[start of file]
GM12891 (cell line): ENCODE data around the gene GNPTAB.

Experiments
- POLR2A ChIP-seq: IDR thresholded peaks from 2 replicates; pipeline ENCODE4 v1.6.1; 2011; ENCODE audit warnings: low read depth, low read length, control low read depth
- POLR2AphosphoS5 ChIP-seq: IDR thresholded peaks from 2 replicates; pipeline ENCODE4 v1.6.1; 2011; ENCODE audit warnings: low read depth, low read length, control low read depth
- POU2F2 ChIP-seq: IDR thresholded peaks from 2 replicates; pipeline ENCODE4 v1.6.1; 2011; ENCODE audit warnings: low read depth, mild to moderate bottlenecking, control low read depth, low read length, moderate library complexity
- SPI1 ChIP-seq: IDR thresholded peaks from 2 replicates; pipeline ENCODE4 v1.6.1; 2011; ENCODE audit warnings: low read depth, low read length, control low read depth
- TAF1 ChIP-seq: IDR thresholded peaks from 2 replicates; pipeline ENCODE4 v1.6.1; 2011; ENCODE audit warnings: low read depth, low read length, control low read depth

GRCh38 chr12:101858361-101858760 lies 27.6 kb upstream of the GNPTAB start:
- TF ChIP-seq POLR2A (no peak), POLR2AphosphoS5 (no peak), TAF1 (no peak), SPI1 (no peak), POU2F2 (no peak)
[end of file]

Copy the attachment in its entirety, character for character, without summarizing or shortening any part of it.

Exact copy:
GM12891 (cell line): ENCODE data around the gene GNPTAB.

Experiments
- POLR2A ChIP-seq: IDR thresholded peaks from 2 replicates; pipeline ENCODE4 v1.6.1; 2011; ENCODE audit warnings: low read depth, low read length, control low read depth
- POLR2AphosphoS5 ChIP-seq: IDR thresholded peaks from 2 replicates; pipeline ENCODE4 v1.6.1; 2011; ENCODE audit warnings: low read depth, low read length, control low read depth
- POU2F2 ChIP-seq: IDR thresholded peaks from 2 replicates; pipeline ENCODE4 v1.6.1; 2011; ENCODE audit warnings: low read depth, mild to moderate bottlenecking, control low read depth, low read length, moderate library complexity
- SPI1 ChIP-seq: IDR thresholded peaks from 2 replicates; pipeline ENCODE4 v1.6.1; 2011; ENCODE audit warnings: low read depth, low read length, control low read depth
- TAF1 ChIP-seq: IDR thresholded peaks from 2 replicates; pipeline ENCODE4 v1.6.1; 2011; ENCODE audit warnings: low read depth, low read length, control low read depth

GRCh38 chr12:101858361-101858760 lies 27.6 kb upstream of the GNPTAB start:
- TF ChIP-seq POLR2A (no peak), POLR2AphosphoS5 (no peak), TAF1 (no peak), SPI1 (no peak), POU2F2 (no peak)